After failing to make the playoffs for the first time in 14 years the previous season, the New York Yankees made their first World Series appearance in six years in 2009. New York earned a trip to the Fall Classic by sweeping the Minnesota Twins in three straight games in the ALDS, and then defeating the Los Angeles Angels of Anaheim in six games in the American League Championship Series.
Awaiting the Yankees in the World Series were the Philadelphia Phillies, who encountered few problems while advancing through the National League playoffs. After beating the Colorado Rockies in four games in the NLDS, Philadelphia needed only five games to dispose of the Los Angeles Dodgers in the National League Championship Series.
The senior circuit’s most well-balanced team over the course of the regular season, the Phillies finished first in the N.L. East with a record of 93-69, six games ahead of the second-place Florida Marlins. Philadelphia led the National League with 820 runs scored, 224 home runs, and a .447 team slugging percentage, placed second with 119 stolen bases, and finished sixth with a 4.16 team ERA. J.A. Happ was Philadelphia’s most effective starter during the year, compiling a record of 12-4, to tie Joe Blanton and Jamie Moyer for the club lead in victories, while also posting a team-leading 2.93 ERA. Yet, the Phillies’ top weapon on the mound throughout the postseason was Cliff Lee, who they acquired from Cleveland just prior to the trade deadline at the end of July. After winning seven games for the Phillies over the season’s final two months, Lee went 2-0 with a 0.75 ERA in the National League playoffs.
The Phillies’ greatest strength, though, was their potent offense. Philadelphia featured the senior circuit’s deepest lineup. Jayson Werth hit 36 home runs, knocked in 99 runs, and scored 98 others. Jimmy Rollins hit 21 homers, scored 100 runs, and stole 31 bases. Shane Victorino batted .292 and scored 102 runs. Raul Ibanez hit 34 home runs, knocked in 93 runs, and scored 93 others. Chase Utley hit 31 homers, drove in 93 runs, and scored 112 others, en route to earning an eighth-place finish in the N.L. MVP voting. Ryan Howard finished third in the balloting after hitting 45 home runs, scoring 105 runs, and leading the league with 141 runs batted in.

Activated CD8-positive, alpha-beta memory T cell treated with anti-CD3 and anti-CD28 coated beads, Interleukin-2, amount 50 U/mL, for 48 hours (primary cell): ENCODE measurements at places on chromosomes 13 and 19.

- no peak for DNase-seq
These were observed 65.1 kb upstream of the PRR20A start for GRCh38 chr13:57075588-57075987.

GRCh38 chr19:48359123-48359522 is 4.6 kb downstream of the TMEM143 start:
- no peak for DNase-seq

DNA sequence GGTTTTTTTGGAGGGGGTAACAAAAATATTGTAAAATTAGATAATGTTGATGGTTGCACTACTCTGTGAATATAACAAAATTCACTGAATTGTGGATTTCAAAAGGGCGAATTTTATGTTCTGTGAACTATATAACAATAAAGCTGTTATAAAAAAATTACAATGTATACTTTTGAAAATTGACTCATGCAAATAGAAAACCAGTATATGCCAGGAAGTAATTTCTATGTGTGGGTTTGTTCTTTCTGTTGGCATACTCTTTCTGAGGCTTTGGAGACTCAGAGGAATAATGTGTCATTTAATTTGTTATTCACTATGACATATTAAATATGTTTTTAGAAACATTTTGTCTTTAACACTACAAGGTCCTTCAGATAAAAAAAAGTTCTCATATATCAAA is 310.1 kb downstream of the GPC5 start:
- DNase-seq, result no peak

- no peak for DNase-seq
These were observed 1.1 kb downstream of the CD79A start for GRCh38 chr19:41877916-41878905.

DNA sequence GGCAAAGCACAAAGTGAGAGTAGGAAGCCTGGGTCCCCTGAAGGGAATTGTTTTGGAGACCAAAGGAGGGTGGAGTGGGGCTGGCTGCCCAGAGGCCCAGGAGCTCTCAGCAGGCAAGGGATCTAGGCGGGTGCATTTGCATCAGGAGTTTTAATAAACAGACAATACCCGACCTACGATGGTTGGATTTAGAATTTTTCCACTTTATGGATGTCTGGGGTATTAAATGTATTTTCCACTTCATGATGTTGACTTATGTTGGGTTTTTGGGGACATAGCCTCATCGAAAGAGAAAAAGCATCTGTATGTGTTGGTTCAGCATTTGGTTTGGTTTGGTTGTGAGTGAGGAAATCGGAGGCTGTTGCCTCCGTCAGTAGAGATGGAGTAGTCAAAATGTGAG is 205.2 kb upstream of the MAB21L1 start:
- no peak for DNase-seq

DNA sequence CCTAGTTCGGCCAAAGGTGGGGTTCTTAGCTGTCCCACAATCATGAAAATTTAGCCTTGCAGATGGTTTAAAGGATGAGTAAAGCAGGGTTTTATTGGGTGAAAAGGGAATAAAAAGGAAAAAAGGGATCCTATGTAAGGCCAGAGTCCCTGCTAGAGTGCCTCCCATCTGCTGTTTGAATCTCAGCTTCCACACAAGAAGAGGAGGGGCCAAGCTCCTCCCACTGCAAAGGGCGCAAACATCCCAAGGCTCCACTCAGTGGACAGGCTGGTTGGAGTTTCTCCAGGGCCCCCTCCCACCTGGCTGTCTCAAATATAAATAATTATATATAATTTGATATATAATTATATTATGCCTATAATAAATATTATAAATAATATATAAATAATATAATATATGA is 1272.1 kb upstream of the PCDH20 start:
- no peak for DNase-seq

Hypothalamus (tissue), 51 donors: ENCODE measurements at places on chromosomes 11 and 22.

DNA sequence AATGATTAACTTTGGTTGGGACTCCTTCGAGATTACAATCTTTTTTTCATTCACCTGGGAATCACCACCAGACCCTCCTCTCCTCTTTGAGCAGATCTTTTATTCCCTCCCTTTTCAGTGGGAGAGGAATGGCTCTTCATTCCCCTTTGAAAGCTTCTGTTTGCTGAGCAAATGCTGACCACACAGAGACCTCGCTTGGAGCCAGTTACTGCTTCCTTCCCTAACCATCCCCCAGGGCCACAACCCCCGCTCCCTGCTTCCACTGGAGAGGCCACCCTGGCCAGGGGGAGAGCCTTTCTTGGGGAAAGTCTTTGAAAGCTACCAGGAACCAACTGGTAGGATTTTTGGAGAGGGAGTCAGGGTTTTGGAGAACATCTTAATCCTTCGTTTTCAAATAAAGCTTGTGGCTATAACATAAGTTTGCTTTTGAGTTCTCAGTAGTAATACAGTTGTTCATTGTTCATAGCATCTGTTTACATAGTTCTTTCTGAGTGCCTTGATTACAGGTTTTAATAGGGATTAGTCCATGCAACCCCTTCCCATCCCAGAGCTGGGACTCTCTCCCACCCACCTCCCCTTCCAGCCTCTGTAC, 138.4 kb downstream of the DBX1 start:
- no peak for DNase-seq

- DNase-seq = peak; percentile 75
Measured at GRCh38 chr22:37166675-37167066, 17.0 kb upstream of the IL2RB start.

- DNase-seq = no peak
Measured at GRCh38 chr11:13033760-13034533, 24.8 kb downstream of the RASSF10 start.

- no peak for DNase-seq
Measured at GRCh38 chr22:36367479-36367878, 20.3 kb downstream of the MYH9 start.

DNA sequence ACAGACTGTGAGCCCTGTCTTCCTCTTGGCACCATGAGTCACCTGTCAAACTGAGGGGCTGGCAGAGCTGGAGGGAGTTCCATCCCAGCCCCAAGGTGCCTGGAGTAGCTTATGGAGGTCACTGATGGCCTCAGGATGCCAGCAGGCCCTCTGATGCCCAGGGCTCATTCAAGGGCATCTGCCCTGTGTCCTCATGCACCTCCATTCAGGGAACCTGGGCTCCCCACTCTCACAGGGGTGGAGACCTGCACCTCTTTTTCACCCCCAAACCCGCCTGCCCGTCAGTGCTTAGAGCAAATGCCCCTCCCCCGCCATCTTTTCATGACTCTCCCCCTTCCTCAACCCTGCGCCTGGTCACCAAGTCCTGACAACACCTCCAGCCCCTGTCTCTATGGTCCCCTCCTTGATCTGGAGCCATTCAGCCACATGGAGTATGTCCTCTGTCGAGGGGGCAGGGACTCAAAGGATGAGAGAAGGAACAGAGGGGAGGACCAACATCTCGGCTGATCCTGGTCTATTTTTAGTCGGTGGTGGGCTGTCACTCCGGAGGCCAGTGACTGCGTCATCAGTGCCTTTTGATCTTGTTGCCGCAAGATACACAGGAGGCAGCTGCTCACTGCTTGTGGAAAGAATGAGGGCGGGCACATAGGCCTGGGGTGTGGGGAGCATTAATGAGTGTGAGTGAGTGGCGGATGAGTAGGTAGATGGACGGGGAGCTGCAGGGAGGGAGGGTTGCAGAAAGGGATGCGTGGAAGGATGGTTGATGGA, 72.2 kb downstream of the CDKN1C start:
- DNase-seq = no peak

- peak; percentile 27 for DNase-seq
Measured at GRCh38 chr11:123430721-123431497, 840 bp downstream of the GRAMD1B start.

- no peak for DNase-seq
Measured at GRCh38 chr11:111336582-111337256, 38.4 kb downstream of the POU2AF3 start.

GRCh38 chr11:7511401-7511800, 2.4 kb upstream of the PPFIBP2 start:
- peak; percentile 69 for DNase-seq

Even more impressive than Philadelphia’s offense was that of their World Series opponents, who finished a major-league best 103-59 during the regular season. The Yankees led the American League with 915 runs scored, 244 home runs, a .362 team on-base percentage, and a .478 team slugging percentage, and they placed second with a team batting average of .283. The Yankees outscored the Phillies by almost 100 runs (915 to 820), out-hit them by 25 points (.283 to .258), and compiled a much higher team on-base percentage (.362 to .334). The quartet of Mark Teixeira (39), Alex Rodriguez (30), Nick Swisher (29), and Hideki Matsui (28) combined to hit 126 home runs, and the trio of Robinson Cano (25), Johnny Damon (24), and Jorge Posada (22) added another 71. Teixeira (122) and Rodriguez (100) both surpassed 100 runs batted in. Derek Jeter (107), Damon (107), Teixeira (103), and Cano (103) each scored more than 100 runs. Meanwhile, Jeter (.334) and Cano (.320) both finished among the A.L. leaders in batting.
New York had perhaps an even greater advantage on the mound, having finished third in the junior circuit during the regular season with a team ERA of 4.26. C.C. Sabathia, A.J. Burnett, and Andy Pettitte combined to win 46 games, with Sabathia leading all American League pitchers with 19 victories and placing among the leaders with a 3.37 ERA, 197 strikeouts, and 230 innings pitched. The Yankees also had the game’s premier closer in Mariano Rivera, who continued to excel at age 39, saving 44 games and compiling a 1.76 ERA.
Having an edge both at the plate and on the mound, the Yankees entered the World Series against the Phillies as a slight favorite to win their 27th world championship.
Philadelphia had other ideas, though, riding the left arm of Cliff Lee and the powerful bat of Chase Utley to a 6-1 victory in Game One, played at Yankee Stadium. Lee went the distance for the Phillies, allowing New York only six hits, three of which came off the bat of Derek Jeter. C.C. Sabathia also pitched well for the Yankees, surrendering only four hits to the Phillies over seven innings. However, two of those hits were solo home runs by Chase Utley that gave Lee all the runs he needed. Philadelphia put the game out of reach by scoring four times in the final two innings against New York’s bullpen. The 6-1 victory not only gave the Phillies a 1-0 lead in the Series, but it also made history in that Lee joined the legendary Christy Mathewson as one of only two pitchers to begin their postseason careers with four starts in which they went at least seven innings and gave up no more than one earned run. Lee also became the first pitcher ever to strike out at least 10 batters, walk no one, and give up no earned runs in a World Series start.